When money doesn’t automatically show up in your bank account thanks to the wonders of direct deposit like it used to when you were salaried, you have to ask for it. Whether you bill hourly, by the project, on a retainer, whatever, you’re responsible for initiating this exchange.
Here are some of the reasons I’ve failed to invoice on time this year:
I didn’t track my hours in one place and had to scour my notebooks for all my hand-kept records, then calculate my rate (the software can do this for you).
I didn’t feel like the project was “done” because the client hadn’t uploaded it yet, even though it was submitted and approved.
I had a bad feeling that the client wouldn’t pay (well, not with that attitude).
The timing was weird. Should I send my invoice on a Wednesday? Every other Friday? On the 21st, always? Do I ask people to pay in 15 days, or 30?
It was boring. Invoicing IS boring. It is a tedious, fiddly process that reminds you that even though you have your own business, you still rely on others to pay you for your services at some arbitrary value and then you’re just a few seconds away from getting swept into a wormhole of existential angst, a place in which I happen to be very comfortable, thank you very much.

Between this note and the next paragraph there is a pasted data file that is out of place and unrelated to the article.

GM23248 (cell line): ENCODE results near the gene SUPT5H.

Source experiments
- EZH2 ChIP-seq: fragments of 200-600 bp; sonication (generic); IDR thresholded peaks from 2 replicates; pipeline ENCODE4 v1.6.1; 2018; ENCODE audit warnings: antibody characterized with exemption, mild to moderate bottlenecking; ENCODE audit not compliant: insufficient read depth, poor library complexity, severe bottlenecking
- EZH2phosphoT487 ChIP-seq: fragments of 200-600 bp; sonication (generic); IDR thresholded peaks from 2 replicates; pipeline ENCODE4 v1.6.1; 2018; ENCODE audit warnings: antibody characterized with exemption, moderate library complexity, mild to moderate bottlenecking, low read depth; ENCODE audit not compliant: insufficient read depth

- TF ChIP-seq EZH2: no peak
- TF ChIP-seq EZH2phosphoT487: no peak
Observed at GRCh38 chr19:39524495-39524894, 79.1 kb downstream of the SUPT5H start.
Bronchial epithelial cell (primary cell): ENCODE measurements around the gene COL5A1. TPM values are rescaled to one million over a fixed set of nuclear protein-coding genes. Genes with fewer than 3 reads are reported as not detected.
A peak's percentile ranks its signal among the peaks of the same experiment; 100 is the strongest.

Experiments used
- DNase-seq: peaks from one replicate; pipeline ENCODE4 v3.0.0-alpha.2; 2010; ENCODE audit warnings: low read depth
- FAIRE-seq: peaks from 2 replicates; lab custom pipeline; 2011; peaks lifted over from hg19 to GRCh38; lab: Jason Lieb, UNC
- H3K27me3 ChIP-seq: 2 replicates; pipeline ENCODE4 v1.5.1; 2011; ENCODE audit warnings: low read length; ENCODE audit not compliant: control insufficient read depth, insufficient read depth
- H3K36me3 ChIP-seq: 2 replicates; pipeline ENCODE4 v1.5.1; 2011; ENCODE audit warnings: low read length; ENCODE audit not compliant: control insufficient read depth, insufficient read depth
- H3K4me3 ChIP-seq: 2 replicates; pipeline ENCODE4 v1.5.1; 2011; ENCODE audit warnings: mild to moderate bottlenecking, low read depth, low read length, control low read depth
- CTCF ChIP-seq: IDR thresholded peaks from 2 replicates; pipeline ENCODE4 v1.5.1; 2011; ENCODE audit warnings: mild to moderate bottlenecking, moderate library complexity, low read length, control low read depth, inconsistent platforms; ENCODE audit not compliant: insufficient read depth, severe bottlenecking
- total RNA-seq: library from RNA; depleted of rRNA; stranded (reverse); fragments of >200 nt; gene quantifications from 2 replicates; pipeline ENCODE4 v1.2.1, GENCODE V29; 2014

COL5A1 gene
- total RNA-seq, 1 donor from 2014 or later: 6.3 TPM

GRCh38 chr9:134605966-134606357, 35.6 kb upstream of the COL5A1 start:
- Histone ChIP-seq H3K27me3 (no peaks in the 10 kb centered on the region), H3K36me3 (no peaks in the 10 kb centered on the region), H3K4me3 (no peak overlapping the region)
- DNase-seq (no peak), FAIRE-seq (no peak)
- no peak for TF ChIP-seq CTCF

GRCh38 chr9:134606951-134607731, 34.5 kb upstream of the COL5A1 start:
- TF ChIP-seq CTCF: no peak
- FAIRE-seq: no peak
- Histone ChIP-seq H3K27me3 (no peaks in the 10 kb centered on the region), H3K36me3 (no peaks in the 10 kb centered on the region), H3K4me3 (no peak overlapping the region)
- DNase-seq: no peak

But you know what? Getting invoices paid is a delicious, tingly feeling and for much more tangible reasons, it’s worth it. When you don’t invoice on time, you don’t look serious about what you do, and it’s super easy to lose track of what you’re supposed to earn each month. Worst case scenario, you don’t send it at all, but I’m going to assume/hope that this is highly unlikely.
If you struggle with the motivation to do administrative chores like this, you might try one or all of these cues (inspired by my wonderful business coach, Jenny):
Schedule Invoice Day. Maybe it IS every other Friday. Depending on your workload and your bills and how reliable your clients are, you may not need to invoice twice a month or once a week, but pick a day that’s usually free, and stick to it. Then block out the time to create and send your invoices and you won’t have to think about it until...the next time.
Set up the invoice when you create the contract, then fill in the details later. This changed the game for me. Creating contracts and proposals makes invoicing look like a picnic, if you ask me, but preparing them all at the same time is both efficient and super satisfying.
Bribery? I’m not above bribery. If you need a fancy coffee or a longer-than-usual nap or a coat of get-shit-done lipstick to spur you to finish chores you dislike, just do it. Who’s going to stop you?